We have now to consider that original and central Divine purpose which explains and includes all that the infinite love of God has done for our race already, all that the infinite love of God will do for us through the endless ages beyond death. God "foreordained us unto adoption as sons through Jesus Christ unto Himself."
I. "Through Jesus Christ." Our Lord is always represented as being, in the highest sense and in a unique sense, the Son of God. He is a Servant and something more. There is an ease, a freedom, a grace, about His doing of the will of God, which can belong only to a son. There is nothing constrained in His moral and spiritual perfection; it is not the result of art and painstaking. He was born to it, as we say; He does the will of God as a child does the will of his father: naturally, as a matter of course, almost without thought. The character of His communion with His Father confirms this impression. There is no irreverent familiarity, but there is no trace of fear or even of wonder. It is plain that He lived in the very light of God, saw God as no saint had ever seen Him; but He was not subdued or overawed by the vision. Prophets had fallen to the ground when the Divine glory was revealed to them; but Christ stands calm and erect. A subject may lose self-possession in the presence of his prince, but not a son.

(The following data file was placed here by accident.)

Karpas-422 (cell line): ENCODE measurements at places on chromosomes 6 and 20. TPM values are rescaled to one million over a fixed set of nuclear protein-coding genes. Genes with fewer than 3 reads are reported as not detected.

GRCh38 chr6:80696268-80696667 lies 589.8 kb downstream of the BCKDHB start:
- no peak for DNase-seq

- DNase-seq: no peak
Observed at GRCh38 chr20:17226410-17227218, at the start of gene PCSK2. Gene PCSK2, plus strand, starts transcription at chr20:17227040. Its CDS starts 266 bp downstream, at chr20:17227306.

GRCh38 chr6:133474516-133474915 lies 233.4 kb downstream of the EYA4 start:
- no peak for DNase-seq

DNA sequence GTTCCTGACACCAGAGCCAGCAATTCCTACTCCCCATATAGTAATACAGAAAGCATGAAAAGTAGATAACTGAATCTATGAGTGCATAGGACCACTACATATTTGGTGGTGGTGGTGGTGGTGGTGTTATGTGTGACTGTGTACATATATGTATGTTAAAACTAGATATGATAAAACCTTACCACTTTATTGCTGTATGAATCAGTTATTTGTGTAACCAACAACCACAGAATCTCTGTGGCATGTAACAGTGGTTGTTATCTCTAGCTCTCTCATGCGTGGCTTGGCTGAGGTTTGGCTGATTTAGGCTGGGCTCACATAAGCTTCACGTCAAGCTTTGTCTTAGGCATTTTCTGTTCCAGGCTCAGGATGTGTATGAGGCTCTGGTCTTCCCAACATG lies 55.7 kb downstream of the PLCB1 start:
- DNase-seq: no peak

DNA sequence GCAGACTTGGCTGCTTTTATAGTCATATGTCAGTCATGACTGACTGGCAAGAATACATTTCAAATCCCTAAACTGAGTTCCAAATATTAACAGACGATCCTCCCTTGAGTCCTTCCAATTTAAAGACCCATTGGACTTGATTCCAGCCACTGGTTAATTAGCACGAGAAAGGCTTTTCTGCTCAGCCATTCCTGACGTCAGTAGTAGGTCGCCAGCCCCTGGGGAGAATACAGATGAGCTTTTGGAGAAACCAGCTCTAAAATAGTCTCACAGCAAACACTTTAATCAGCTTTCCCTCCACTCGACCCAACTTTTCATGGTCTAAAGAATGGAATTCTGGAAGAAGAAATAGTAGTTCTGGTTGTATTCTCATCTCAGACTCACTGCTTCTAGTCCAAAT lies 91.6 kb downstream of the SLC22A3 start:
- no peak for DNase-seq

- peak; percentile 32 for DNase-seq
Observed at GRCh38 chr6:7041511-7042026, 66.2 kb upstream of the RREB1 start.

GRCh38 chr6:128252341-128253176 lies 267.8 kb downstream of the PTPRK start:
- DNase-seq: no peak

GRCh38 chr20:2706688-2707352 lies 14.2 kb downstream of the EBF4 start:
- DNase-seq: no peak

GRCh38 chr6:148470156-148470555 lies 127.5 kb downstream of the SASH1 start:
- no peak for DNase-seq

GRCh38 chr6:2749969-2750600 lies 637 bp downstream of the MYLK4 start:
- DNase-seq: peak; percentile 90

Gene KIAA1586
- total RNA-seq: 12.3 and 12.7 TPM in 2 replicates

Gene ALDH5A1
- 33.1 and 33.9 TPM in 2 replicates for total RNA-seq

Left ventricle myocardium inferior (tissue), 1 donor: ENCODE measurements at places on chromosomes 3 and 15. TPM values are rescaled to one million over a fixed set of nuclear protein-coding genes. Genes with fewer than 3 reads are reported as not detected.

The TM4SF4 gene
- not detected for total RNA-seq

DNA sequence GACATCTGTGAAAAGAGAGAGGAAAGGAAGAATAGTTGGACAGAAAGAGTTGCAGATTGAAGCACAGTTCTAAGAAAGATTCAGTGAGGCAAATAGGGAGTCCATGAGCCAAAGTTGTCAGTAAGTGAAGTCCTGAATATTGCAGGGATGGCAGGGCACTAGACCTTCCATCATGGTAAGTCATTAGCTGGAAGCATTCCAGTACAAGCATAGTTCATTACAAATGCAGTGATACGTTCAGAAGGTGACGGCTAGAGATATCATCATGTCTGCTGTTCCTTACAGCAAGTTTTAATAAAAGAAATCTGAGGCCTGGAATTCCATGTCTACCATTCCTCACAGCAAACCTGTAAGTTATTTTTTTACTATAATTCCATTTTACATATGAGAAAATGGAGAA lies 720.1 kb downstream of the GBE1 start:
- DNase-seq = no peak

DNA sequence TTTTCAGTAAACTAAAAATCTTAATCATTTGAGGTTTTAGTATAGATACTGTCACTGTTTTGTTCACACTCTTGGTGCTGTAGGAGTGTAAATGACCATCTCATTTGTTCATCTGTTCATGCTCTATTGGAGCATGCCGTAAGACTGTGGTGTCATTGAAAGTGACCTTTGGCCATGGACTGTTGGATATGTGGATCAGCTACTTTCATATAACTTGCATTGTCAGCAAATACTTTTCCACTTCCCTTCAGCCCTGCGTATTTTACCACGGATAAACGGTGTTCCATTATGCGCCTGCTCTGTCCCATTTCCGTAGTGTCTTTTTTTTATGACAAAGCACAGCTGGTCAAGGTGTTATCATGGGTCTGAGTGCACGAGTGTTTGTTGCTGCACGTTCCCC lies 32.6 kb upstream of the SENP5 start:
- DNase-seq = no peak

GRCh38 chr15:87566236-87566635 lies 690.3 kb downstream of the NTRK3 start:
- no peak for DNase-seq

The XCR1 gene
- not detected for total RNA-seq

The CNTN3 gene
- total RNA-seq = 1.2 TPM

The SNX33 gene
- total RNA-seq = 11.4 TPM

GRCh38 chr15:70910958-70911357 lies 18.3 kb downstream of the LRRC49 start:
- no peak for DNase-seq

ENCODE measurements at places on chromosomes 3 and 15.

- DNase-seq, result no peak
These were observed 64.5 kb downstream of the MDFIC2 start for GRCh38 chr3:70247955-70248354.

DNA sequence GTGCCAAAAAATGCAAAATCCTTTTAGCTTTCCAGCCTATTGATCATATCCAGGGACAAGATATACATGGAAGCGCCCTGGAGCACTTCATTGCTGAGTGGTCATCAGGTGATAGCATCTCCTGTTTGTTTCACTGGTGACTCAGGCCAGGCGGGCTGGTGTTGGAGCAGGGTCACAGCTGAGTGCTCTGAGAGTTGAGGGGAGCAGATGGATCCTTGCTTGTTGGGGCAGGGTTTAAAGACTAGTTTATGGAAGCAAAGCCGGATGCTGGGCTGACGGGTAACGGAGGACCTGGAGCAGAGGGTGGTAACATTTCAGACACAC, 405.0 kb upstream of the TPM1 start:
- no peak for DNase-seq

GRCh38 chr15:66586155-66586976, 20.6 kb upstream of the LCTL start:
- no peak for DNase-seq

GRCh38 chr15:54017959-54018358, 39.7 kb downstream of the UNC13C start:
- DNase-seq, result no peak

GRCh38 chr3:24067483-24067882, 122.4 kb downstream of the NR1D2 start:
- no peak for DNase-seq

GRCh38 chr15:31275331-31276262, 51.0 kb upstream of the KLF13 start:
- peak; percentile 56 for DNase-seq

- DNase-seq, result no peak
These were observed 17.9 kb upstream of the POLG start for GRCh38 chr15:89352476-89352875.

II. This adoption of which Paul speaks is something more than a mere legal and formal act, conveying certain high prerogatives. We are called the sons of God because we are really made His sons by a new and supernatural birth. In some the change is immediate, decisive, and apparently complete; in others it is extremely gradual, and may for a long time be hardly discernible. Look at these Ephesian Christians. The Apostle has to tell them that they must put away falsehood and speak the truth; that they must give up thieving, and foul talk, and covetousness, and gross sensual sin. He addresses them as saints. They were regenerate, but yet in some of them the moral effects of regeneration were very incomplete; the change which regeneration was ultimately certain to produce in their moral life had only begun, and it was checked and hindered by a thousand hostile influences.
III. What God has done for us is "to the praise of the glory of His grace"; and the Apostle adds, "which He freely bestowed on us in the Beloved." With the infinite suggestiveness of the last word Paul seems to have been content. Christ dwells for ever in the infinite love of God, and as we are in Christ, the love of God for Christ is in a wonderful manner ours.
R. W. Dale, Lectures on the Ephesians, p. 40.
The Final Restoration of all Things.